I just look back at the past few years and can see how standing up and being an advocate for my children has gotten us to where we are.  I know that there are people who go years before being diagnosed.  It took us awhile.  I look back now and see that all the times she spit up formula, her stomach sticking out like she was a child from a third world country, the stinky diapers, the bottomless pit we called her stomach, her constant diaper rashes that were yeast infections, etc were just signs.  No matter how many times I told a doctor, they would just look at me like I was an over protective mother.  All the research I had done, the only things that every came back in the searches was Celiac or something with the thyroid and pituitary.

Now it continues with Joshua and Josiah, who we believe has it too.  So learn as we learn.  Share with us if you know anything.  Our gluten-free journey begins and it will only get better from here.  We look forward to the progress the kids will make, with as few drug interventions as possible!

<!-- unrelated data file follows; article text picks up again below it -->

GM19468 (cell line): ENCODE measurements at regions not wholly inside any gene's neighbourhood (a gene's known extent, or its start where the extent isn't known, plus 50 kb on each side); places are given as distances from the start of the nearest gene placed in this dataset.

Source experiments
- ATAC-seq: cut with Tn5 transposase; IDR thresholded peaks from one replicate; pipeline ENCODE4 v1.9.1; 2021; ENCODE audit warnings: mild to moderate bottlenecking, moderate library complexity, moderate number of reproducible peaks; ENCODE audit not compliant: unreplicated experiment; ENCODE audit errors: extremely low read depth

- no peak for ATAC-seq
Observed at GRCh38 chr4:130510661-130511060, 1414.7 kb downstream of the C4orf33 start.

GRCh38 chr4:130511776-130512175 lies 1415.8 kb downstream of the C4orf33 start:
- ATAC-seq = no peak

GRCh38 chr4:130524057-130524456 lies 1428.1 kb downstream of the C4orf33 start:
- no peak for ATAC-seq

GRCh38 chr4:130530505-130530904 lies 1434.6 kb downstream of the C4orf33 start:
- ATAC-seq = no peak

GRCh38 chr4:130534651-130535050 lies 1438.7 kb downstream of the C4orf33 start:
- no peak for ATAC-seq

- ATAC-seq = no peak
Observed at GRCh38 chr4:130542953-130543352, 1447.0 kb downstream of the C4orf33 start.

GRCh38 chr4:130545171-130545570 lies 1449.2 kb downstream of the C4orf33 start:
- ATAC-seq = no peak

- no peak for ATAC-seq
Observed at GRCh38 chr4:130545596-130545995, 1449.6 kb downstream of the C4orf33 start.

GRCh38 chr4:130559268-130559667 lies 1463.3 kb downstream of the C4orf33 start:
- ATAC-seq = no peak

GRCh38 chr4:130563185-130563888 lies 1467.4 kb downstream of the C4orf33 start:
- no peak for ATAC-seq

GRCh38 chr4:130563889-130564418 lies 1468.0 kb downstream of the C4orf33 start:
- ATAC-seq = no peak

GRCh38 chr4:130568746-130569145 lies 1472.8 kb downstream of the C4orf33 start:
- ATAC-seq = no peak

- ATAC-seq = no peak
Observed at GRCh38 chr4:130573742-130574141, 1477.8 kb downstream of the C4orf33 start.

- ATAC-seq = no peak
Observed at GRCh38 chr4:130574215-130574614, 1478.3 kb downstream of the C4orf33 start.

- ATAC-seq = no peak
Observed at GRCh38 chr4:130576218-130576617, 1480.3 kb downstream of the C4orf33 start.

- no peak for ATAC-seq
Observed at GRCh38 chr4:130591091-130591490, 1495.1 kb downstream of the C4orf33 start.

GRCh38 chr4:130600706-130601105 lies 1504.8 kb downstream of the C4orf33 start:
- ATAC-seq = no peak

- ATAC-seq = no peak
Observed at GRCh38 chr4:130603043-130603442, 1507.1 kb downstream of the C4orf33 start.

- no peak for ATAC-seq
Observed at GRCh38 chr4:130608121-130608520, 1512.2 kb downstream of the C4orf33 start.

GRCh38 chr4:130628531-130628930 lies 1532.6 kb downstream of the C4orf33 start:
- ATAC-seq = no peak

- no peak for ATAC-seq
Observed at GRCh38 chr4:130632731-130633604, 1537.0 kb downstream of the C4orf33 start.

1. I think Abbi has a gluten allergy as well, though it is a challenge to get her to eat gluten free. We are going to try. I'm definitely inspired by your story, and got GOOSEBUMPS when I read that you found an answer! I know how long you have been looking for one, and how hard you have fought for your kiddos. You are an amazing mom, and now because of your diligence, they're going to be okay. :) Good job, Nikki. :) You should be proud of yourself. Sending you and your kiddos big big hugs! ~Kristin

  2. I am so glad you got some answers! It can be exhausting as a parent to advocate for your child(ren) when medical professionals look at you like you are crazy. I hope you notice a change quickly as you switch to gluten-free. Praise God for answers, I know He will continue to lead your family well.